What happened last March 11 wasn’t supposed to be possible. The seismic hazard maps didn’t entertain the idea of a 9.0 magnitude earthquake off the Tohoku coast of Japan.I think the seismologists and volcanologists who make predictions are venturing into dangerous scientific territory. From what I can tell, the science is good enough to make people think they know what will happen, but, alas, not good enough to really predict the future.
But the Earth paid no heed to scientific orthodoxy. A massive slab of the planet’s crust lurched 180 feet to the east. It rose about 15 feet, lifted the ocean and tipped the Pacific’s waters onto the Japanese coast.
The quake and the resulting tsunami killed about 20,000 people, wiped out entire towns and triggered power outages and then meltdowns at the Fukushima nuclear power plant.
It also humbled the scientific community.
I feel the same way about climate science; our knowledge is good enough to show that there is a long-term relationship between carbon dioxide levels and climate, but not good enough to predict exactly how much increase in temperature or sea level we will see for any particular level of CO2.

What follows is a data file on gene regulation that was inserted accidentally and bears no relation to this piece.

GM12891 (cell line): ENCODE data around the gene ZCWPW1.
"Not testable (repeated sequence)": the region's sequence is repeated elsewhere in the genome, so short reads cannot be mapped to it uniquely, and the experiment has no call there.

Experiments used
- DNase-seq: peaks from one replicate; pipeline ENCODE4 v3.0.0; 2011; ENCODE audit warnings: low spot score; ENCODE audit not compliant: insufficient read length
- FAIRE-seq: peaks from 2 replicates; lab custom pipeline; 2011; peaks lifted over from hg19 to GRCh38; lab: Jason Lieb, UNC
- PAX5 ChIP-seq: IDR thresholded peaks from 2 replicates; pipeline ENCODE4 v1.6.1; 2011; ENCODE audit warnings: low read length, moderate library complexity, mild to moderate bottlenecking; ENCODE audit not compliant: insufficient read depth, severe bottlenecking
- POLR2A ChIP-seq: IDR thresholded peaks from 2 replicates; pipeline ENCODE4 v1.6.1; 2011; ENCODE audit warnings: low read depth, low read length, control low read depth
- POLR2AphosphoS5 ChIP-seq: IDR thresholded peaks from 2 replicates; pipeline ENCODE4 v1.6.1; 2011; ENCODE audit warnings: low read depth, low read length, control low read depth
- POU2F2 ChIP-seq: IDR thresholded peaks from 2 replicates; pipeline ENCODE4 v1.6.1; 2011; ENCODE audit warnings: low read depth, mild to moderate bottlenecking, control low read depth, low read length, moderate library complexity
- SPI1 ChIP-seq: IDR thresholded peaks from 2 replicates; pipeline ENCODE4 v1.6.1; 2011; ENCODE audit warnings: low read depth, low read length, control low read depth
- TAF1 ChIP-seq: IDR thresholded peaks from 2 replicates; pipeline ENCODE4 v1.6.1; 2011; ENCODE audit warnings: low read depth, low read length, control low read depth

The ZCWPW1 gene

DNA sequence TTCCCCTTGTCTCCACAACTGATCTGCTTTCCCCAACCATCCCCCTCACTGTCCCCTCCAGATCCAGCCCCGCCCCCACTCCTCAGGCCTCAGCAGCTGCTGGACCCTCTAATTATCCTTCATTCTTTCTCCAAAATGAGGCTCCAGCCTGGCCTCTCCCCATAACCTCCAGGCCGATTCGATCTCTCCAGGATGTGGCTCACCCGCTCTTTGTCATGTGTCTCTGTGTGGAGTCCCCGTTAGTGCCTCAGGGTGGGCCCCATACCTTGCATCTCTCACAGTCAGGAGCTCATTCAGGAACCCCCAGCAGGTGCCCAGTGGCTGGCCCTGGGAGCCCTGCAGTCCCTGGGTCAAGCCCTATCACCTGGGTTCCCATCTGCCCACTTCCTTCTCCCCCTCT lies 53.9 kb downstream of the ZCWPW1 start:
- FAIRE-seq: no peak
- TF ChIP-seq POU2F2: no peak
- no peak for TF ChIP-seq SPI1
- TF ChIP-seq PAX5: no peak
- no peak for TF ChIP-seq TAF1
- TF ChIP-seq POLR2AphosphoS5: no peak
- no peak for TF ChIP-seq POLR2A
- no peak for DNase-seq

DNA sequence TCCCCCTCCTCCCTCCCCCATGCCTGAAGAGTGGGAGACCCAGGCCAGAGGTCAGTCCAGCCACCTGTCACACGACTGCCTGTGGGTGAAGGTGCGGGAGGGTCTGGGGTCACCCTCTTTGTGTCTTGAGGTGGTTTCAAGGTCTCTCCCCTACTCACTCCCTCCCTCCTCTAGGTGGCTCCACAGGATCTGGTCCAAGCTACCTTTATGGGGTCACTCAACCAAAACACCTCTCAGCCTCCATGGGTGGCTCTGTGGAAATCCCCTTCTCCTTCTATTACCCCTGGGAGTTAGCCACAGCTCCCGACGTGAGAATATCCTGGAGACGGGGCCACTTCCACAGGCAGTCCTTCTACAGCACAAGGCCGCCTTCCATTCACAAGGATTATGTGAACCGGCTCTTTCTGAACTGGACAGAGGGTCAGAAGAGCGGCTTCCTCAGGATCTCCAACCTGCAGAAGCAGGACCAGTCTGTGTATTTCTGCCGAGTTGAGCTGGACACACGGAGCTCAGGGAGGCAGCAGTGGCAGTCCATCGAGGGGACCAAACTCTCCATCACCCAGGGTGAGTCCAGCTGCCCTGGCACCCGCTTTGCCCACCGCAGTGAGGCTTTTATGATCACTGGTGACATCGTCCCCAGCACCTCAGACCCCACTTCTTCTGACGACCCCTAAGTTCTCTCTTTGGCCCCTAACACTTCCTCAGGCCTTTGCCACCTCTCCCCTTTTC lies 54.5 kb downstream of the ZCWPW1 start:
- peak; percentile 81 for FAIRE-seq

Seismic hazard maps typically show where earthquakes are most likely to occur over a certain period of time, and the expected maximum intensity. But critics say these maps merely describe what has happened before and have virtually no predictive value. They call it “Texas sharpshooting” — shooting the side of a barn and then drawing a bull’s-eye around the bullet hole.
Defenders of the maps argue that they are better than nothing. Policymakers have to decide where to put resources. Which locations have older buildings that are most in need of seismic retrofitting? How high should a tsunami wall be?
Public officials may say, in effect, we know this map is probably wrong, but we still need it for planning purposes.
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